Recent questions about caring for young adults battling drug and alcohol addiction are changing mindsets about where these young people belong in social and health services. Portage considered this matter and has now extended its adolescent program in Eastern Quebec to cater to young adults aged 18 to 21 as of March 2021.

The New Face of Adolescence

According to the World Health Organization, adolescence is defined as the period ranging from ages 10 to 19: “Adolescence is a human growth and development period from childhood to adulthood, between the ages of 10 and 19.” Nevertheless, according to a study conducted by Australian scientists published in January 2018, adolescence is now prolonged to 24. Researchers have found that many environmental factors delay entry into adulthood: “Although many legal privileges begin at age 18, responsibilities related to adulthood usually come about later on.” Social changes are believed to be responsible for this late entry into adulthood. Completing education, marriage, or parenthood, which marks the end of adolescence, often comes much later than it used to. Young adults might therefore be less independent than their parents were at the same age, and would thus benefit from more support in making the transition to adulthood.

Could Youth Protection Be Extended to Age 21 in Quebec?

The Director of Youth Protection (DYP)’s role is to intervene and protect minors in domestic situations that could be endangering their security or development. As such, this organization processes over 100,000 reported cases a year in Quebec. As it stands now, adolescents under the Youth Protection Act cannot benefit from these services after their 18th birthday. An extensive study involving 1,000 young people from Quebec social services was conducted over two years to shed some light on the harmful realities of these services ceasing at 18 years old. Nearly 20 percent of participants, who had been out of a youth centre for a minimum of one year, stated that they had experienced homelessness for several days. Kevin, aged 20, was interviewed by La Presse, saying: “When I turned 18 it was like: we’re giving you one last meal and then, goodbye. All ties were severed with my counsellors. I didn’t have anyone to turn to for help. You’re not an adult when you’re 18 years old. I think that counsellors should assist us longer. Perhaps up to age 20 or 21?”.

l’Étude sur le devenir des jeunes placés (EDJeP)[1] (The study on the future of young people placed in centres) draws on the experience of the State of California and France, which already allow young adults to voluntarily benefit from this type of assistance until the age of 21. It outlines that not only do these young at-risk adults often end up on the streets, but that the state benefits from significant savings. Indeed, as per the study, such an approach would save the province nearly $100 million.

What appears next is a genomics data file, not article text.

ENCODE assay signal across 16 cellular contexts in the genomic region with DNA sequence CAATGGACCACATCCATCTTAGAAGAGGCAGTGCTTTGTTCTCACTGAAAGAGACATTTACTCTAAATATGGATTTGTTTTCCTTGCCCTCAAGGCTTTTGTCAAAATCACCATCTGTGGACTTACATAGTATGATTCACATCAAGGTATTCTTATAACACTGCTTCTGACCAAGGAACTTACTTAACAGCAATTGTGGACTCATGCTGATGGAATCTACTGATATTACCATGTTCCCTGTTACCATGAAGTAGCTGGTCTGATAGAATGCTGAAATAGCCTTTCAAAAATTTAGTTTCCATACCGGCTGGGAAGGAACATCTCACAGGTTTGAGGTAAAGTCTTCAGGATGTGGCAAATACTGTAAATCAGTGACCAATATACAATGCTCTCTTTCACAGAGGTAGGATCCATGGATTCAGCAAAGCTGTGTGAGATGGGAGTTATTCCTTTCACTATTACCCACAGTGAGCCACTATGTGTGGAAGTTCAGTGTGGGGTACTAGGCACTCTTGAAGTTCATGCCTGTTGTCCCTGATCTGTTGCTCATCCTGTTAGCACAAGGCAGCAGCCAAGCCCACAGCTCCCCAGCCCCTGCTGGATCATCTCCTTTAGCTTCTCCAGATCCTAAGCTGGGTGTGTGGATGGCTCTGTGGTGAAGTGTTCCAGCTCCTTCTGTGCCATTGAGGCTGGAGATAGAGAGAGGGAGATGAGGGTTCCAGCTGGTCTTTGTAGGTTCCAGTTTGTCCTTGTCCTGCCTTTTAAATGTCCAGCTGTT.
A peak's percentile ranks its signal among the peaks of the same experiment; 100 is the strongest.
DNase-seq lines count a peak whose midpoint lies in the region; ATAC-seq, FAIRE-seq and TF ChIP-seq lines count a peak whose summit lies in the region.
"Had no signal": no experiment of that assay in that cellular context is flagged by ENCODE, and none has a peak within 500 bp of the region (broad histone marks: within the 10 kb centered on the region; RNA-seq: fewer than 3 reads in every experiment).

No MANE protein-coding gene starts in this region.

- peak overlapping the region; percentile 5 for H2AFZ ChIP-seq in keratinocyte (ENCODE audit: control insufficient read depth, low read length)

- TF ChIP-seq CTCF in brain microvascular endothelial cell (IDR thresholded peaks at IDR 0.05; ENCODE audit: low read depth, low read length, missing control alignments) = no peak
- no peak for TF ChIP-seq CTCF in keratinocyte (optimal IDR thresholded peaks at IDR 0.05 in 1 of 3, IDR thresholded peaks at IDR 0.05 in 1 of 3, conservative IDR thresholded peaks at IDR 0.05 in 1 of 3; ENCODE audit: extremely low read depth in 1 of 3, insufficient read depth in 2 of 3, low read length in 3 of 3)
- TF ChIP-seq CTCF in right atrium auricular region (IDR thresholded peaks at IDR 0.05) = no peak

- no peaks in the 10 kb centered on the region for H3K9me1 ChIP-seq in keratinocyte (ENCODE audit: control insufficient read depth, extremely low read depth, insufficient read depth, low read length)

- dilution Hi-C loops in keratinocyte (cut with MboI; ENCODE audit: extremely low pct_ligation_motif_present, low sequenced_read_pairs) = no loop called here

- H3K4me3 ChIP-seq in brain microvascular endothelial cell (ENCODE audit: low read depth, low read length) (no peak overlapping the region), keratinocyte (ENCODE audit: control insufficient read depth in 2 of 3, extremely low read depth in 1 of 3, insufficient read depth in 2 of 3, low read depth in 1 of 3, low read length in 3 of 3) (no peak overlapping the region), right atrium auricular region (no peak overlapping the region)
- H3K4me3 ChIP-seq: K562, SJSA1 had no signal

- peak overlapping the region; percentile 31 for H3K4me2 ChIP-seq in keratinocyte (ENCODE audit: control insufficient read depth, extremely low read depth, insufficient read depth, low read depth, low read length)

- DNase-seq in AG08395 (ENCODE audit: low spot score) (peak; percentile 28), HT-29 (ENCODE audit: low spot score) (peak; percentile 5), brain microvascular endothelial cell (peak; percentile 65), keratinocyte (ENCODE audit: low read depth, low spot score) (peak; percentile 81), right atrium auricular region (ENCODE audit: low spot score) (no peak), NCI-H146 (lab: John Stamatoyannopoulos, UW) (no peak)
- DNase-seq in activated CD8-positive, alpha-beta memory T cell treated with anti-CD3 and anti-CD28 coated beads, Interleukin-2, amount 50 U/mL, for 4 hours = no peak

[1] http://edjep.ca/wp-content/uploads/EDJeP_Rapport_couts_benefices.pdf

But What About Addiction?

Drug and alcohol consumption among young Quebecers is extremely well documented by many statistical studies. Interestingly, in most of these studies, the term “young” refers to people aged 15-24. For instance, according to the Quebec Population Health Survey[1] conducted in 2016, 16.7 percent of the Quebec population had used drugs over the previous year, of which 15-24-year-olds represented a significant portion of nearly 40 percent. Therefore, these young people are more likely to develop substance abuse, which leads to a number of problems at that age, such as dropping out of school, problematic social behaviours, and even homelessness. In order to meet the addiction issues that exist among this at-risk population, a proper service needs to be offered.

Portage’s Cassidy Lake program in New Brunswick has already been catering to young adults between 18 and 21 for the last 20 plus years with very positive results. More recently, an internal committee looked into the possibility of adapting its Quebec adolescent programs to young adults. By analyzing its internal data and studying other rehabilitation services partners’ expertise, the organization noticed that young adults (aged 18-21) were virtually absent from its rehabilitation programs for adults (13.5 percent of the adult program at Lac Écho in Prévost). From there, a decision was made to have a program catering to these young adults be available in Saint-Malachie, Quebec. Several adjustments were made to the program to better assist young individuals in their transition into adulthood. Since March 2021, young people up to the age of 21 can now benefit from adapted support groups and receive the best care possible. Courses are also offered voluntarily to help transition smoothly into the job market post-treatment. This adapted program represents a significant step forward in Quebec when it comes to drug addiction rehabilitation services with extended assistance. This underrepresented group requires increased support in their transition from adolescence into adulthood.

[1] https://statistique.quebec.ca/en/enquetes/realisees/quebec-population-health-survey-qphs

Click on the links to learn more about Portage’s youth programs in OntarioQuebec, and New Brunswick. Addiction does not take a break, and neither do we. Our admissions offices remain open. Call today.

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